Supreme Court Reviewing Affirmative Action

The Supreme Court of the United States

The Supreme Court heard oral arguments in Fisher v. University of Texas, a case that could potentially change the way our country handles affirmative action.

Here’s the bare-bones facts of the case. Abigail Fisher, a student whose application to the University of Texas was rejected, sued the school for discrimination. She’s white, and arguing that if she had been a racial minority, she would’ve been accepted.

This isn’t the first time a case dealing with affirmative action has appeared in the court. 1978′s Regents of the University of California v. Bakke declared that a quota system, that is, saying that a certain number of spots are reserved for people of a certain race, is unconstitutional. 2003′s Grutter v. Bollinger, regarding the admissions policy at the University of Michigan, upheld affirmative action by arguing that a school has an interest in diversifying their student body, and should be permitted to consider race as a contributing factor in admissions.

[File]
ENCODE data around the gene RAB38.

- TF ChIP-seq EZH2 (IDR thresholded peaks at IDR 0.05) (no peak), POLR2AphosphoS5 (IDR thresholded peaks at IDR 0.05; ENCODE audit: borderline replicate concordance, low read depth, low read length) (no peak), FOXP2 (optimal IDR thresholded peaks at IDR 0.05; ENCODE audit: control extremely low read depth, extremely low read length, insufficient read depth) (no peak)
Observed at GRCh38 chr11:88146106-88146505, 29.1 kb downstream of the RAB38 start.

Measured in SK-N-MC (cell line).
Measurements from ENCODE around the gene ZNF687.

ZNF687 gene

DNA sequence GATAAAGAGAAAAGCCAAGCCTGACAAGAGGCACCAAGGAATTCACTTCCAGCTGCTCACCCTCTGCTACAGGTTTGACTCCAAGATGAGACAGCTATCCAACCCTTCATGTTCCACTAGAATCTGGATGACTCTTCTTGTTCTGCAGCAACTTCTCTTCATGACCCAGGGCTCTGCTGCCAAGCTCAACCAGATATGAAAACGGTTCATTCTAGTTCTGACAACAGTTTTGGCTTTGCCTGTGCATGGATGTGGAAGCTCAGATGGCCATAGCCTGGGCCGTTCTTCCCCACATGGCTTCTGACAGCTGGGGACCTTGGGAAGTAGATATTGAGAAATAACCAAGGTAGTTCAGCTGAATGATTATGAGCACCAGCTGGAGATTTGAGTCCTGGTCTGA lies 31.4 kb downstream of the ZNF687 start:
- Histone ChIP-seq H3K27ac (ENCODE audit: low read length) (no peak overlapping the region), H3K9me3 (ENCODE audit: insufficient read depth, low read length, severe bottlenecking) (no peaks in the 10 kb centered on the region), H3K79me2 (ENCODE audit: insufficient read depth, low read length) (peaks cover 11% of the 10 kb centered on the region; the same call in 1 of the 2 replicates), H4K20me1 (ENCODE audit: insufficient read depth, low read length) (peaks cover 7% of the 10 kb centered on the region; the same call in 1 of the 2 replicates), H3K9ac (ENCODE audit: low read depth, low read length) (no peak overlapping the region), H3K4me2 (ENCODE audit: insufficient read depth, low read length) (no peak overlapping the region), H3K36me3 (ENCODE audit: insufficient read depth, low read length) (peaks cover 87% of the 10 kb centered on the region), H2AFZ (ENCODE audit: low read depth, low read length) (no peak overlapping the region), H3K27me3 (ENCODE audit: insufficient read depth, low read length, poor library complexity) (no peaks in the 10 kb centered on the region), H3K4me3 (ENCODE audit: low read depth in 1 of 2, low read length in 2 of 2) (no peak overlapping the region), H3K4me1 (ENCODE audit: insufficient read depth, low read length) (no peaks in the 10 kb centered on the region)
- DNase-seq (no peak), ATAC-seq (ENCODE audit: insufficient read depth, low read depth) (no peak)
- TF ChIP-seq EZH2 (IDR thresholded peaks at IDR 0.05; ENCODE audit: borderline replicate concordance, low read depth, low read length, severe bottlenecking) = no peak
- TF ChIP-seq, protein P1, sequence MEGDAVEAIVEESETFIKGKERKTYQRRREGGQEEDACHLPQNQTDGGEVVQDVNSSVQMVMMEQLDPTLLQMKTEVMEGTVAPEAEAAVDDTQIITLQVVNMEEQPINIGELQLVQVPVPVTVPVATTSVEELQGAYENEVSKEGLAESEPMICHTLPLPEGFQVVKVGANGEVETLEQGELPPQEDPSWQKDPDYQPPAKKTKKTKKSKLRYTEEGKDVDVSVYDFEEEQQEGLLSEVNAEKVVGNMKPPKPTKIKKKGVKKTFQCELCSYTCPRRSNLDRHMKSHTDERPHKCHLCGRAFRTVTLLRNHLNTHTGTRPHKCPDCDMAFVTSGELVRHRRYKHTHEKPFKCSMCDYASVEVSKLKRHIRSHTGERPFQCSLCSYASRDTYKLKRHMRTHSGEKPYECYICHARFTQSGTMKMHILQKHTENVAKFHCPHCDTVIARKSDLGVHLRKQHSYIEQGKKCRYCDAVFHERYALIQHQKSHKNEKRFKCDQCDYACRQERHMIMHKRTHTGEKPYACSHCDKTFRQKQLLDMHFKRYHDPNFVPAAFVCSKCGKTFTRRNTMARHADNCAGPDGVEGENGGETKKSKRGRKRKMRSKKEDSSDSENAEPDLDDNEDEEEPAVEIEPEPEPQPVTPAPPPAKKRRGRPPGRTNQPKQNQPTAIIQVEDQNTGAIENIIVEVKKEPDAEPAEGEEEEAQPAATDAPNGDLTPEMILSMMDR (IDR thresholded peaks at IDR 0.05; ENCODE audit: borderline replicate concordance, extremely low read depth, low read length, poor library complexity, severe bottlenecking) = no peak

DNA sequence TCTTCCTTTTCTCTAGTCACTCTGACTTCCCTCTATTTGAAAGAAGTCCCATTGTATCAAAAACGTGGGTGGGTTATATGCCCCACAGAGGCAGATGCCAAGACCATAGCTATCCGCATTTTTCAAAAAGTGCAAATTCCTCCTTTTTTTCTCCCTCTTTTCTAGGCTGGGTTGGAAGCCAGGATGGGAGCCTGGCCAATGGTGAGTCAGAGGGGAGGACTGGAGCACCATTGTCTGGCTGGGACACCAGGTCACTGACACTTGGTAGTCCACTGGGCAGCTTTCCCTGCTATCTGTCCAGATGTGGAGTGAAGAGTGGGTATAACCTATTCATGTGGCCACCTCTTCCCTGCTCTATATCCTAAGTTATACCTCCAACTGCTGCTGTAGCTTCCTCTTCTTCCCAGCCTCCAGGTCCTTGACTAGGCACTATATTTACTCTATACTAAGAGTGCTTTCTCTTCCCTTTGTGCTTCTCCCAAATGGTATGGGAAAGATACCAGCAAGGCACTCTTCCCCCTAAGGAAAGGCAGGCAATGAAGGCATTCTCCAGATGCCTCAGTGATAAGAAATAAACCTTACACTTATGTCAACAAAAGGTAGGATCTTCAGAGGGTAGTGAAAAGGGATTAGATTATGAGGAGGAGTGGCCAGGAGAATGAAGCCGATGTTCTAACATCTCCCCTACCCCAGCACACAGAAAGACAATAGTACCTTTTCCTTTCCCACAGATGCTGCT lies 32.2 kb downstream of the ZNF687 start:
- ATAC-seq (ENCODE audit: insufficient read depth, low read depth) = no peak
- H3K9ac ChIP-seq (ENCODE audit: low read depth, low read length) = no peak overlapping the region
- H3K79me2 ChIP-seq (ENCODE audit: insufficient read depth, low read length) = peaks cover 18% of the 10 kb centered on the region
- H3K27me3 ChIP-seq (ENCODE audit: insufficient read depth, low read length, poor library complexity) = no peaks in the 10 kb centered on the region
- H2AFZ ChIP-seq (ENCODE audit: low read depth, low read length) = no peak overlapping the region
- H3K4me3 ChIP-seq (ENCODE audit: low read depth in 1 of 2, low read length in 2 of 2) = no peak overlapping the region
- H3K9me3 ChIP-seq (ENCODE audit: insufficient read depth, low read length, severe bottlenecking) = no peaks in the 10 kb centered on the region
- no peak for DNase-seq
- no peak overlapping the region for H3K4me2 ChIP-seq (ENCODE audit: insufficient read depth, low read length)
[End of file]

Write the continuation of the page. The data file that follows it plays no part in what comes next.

Like most Supreme Court cases, Ms. Fisher’s experience will ultimately not have much to do with the debate. That’s doubly true in this case, since she’s already graduated from a different university. Her circumstances aren’t particularly complicated; she just attended Louisiana State University instead of Texas.

Instead, the case could become an argument over how we can decide when we’ve had “enough” affirmative action. At least, that seems to be the direction the justices were steering the conversation. In other words, at what point will the country decide that schools and other institutions are “diverse enough” and let the policy be race-blind?

That may be a loaded question, but it’s hard to talk about affirmative action without using loaded questions.